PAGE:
The Difference These Rues Make

How many times have you seen failed restaurants on TV and heard from depressed owners as they describe how they’ve spent hundreds of thousands of dollars on their failing business? How many times have you shook your head or shouted at the TV in disbelief? How could they be so stupid, right?

In actual fact, this is very common and it’s because a restaurant goes against everything on this list. It sells a highly perishable product and it does so on a daily basis. They may need to spend $1,000 a day just to buy food and staff the restaurant, and if they go through dry spell that lasts a couple weeks, that is over $10,000 down the pan.

Now imagine how much better off they’d be if, instead of a big restaurant, they focused on a small kiosk or establishment that could be run by 1 person. Imagine how much they’d save if instead of fresh produce they just bought flour, sugar, oil and butter (products that keep for weeks) to turn into doughnuts, and if they ran the restaurant themselves.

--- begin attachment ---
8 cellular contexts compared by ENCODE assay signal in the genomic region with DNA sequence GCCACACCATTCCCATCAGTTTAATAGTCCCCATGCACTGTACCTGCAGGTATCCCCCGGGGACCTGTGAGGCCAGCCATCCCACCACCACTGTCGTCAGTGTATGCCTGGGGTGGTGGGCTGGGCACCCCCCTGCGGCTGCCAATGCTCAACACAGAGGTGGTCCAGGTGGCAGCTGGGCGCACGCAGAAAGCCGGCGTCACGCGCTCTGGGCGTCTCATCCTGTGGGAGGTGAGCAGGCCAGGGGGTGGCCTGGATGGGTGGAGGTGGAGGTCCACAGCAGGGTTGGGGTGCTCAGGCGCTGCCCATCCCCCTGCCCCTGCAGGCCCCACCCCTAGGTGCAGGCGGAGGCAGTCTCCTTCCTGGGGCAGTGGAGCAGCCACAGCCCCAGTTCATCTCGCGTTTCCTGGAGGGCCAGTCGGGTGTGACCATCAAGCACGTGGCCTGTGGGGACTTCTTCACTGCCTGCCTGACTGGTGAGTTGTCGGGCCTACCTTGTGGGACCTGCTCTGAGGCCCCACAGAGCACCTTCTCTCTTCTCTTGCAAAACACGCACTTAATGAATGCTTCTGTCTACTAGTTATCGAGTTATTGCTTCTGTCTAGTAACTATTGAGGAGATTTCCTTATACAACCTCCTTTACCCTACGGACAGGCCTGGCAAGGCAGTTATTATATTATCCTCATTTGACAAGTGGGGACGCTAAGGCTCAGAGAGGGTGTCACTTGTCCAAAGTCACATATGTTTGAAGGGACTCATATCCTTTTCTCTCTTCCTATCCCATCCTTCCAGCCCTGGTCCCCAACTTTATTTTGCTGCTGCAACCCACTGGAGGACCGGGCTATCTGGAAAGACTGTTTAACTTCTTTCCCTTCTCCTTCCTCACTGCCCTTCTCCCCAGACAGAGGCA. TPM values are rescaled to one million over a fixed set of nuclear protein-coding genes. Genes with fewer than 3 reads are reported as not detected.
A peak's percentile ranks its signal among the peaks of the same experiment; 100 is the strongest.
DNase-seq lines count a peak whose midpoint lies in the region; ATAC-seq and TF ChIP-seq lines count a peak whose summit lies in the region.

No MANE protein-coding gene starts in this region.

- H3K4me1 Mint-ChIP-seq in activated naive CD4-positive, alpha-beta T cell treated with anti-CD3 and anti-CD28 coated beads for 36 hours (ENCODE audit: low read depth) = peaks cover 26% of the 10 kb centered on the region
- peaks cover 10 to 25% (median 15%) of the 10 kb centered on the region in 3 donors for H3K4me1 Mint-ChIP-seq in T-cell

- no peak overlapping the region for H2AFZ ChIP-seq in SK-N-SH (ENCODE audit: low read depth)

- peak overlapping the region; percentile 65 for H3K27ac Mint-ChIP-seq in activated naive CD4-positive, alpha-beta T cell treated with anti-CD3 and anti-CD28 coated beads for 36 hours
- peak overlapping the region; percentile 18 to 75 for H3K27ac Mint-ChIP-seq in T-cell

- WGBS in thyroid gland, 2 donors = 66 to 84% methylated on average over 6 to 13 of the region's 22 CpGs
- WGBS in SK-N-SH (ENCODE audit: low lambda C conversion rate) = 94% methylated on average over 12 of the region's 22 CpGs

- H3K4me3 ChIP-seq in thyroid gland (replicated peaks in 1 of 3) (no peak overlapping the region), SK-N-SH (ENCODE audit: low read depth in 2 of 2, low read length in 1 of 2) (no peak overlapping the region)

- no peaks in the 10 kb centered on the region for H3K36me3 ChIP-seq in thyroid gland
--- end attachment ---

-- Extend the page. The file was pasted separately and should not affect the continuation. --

These rules can mean everything for your business, so make sure you follow them closely if you don’t want to be one of those failing business owners that ends up investing every penny they have to keep things afloat.

Author Bio

Martin Smith writes about marketing, accountancy, healthcare strategic planning, and more for leading firms across the United States. His work spans hundreds of articles across a huge selection of websites.